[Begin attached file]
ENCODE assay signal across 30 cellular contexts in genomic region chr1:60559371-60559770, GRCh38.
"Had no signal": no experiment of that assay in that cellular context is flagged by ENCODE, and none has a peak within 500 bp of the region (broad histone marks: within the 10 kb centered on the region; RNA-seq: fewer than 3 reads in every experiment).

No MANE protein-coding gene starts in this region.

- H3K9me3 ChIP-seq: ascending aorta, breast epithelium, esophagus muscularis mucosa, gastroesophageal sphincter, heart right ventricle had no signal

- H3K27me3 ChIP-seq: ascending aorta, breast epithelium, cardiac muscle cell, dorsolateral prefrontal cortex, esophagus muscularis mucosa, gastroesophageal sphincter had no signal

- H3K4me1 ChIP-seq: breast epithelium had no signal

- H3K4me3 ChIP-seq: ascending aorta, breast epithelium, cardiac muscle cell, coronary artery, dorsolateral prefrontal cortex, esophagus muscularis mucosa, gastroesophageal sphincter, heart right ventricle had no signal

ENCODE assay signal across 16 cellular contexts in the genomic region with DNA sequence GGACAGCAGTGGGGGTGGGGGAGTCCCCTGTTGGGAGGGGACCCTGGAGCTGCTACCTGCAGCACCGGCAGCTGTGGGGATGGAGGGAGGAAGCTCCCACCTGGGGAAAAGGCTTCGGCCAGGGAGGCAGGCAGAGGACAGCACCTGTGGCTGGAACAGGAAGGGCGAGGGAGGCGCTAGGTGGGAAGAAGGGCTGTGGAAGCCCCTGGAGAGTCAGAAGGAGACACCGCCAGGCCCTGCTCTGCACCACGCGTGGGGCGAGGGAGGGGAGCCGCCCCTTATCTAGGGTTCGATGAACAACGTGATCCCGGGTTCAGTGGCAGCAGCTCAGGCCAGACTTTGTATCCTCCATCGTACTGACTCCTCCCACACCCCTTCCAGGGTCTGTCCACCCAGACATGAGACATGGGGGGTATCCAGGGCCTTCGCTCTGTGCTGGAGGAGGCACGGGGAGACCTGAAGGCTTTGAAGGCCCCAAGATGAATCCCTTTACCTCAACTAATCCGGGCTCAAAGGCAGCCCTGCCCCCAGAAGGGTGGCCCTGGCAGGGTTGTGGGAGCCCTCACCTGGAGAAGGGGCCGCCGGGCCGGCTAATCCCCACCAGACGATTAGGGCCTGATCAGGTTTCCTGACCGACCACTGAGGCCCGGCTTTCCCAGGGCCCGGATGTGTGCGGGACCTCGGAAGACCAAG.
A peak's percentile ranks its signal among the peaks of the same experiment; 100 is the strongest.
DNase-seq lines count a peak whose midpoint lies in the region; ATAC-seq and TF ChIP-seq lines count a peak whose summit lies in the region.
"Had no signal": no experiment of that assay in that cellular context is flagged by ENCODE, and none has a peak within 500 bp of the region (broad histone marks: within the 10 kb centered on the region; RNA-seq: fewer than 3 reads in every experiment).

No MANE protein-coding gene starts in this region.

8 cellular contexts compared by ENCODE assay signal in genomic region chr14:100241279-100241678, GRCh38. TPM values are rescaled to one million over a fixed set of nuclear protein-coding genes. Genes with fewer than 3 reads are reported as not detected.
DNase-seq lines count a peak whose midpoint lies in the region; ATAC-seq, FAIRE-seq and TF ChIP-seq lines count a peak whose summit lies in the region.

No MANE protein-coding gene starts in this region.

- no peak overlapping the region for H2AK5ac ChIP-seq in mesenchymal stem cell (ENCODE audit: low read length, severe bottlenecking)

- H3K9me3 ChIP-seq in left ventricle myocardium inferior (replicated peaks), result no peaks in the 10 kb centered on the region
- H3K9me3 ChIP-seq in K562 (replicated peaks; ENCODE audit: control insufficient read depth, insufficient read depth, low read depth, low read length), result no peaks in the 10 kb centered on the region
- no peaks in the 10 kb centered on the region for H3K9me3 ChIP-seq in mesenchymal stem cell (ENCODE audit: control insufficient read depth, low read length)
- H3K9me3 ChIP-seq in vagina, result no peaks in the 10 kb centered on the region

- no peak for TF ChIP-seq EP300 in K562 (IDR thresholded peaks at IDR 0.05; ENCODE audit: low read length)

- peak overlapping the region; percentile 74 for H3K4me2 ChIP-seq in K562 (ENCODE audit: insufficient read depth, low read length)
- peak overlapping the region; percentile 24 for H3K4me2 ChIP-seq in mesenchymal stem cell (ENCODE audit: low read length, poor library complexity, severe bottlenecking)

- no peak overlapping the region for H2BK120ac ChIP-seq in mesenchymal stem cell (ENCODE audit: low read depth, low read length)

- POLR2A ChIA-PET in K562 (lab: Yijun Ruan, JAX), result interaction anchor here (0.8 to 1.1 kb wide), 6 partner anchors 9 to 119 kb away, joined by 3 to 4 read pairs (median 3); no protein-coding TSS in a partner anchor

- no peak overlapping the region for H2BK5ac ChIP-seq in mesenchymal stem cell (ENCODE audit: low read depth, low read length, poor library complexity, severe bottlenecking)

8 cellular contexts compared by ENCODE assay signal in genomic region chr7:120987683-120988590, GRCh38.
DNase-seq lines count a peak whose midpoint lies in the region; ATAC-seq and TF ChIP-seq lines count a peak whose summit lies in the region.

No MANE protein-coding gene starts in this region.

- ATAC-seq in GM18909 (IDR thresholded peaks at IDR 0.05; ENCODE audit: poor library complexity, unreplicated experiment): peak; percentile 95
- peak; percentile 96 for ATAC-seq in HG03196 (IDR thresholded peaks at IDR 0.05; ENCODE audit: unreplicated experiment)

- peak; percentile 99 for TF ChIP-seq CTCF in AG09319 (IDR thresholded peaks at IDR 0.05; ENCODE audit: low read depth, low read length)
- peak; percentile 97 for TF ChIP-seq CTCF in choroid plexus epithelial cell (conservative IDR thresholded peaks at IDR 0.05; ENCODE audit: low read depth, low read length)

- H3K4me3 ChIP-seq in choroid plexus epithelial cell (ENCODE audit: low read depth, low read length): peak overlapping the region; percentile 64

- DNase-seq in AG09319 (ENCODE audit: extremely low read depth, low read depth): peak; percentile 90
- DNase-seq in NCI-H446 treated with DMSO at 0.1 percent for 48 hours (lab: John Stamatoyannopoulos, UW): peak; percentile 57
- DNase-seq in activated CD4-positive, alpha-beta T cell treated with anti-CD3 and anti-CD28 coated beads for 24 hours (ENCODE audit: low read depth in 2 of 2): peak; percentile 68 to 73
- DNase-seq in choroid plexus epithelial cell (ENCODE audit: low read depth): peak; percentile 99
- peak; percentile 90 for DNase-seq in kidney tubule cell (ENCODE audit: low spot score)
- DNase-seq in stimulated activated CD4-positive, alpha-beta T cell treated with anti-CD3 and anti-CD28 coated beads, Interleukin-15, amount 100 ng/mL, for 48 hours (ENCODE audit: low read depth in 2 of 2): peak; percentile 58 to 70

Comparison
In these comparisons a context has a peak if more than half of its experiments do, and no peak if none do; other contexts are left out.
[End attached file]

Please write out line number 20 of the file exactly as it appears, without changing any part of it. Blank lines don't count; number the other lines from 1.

- H3K9me3 ChIP-seq in vagina, result no peaks in the 10 kb centered on the region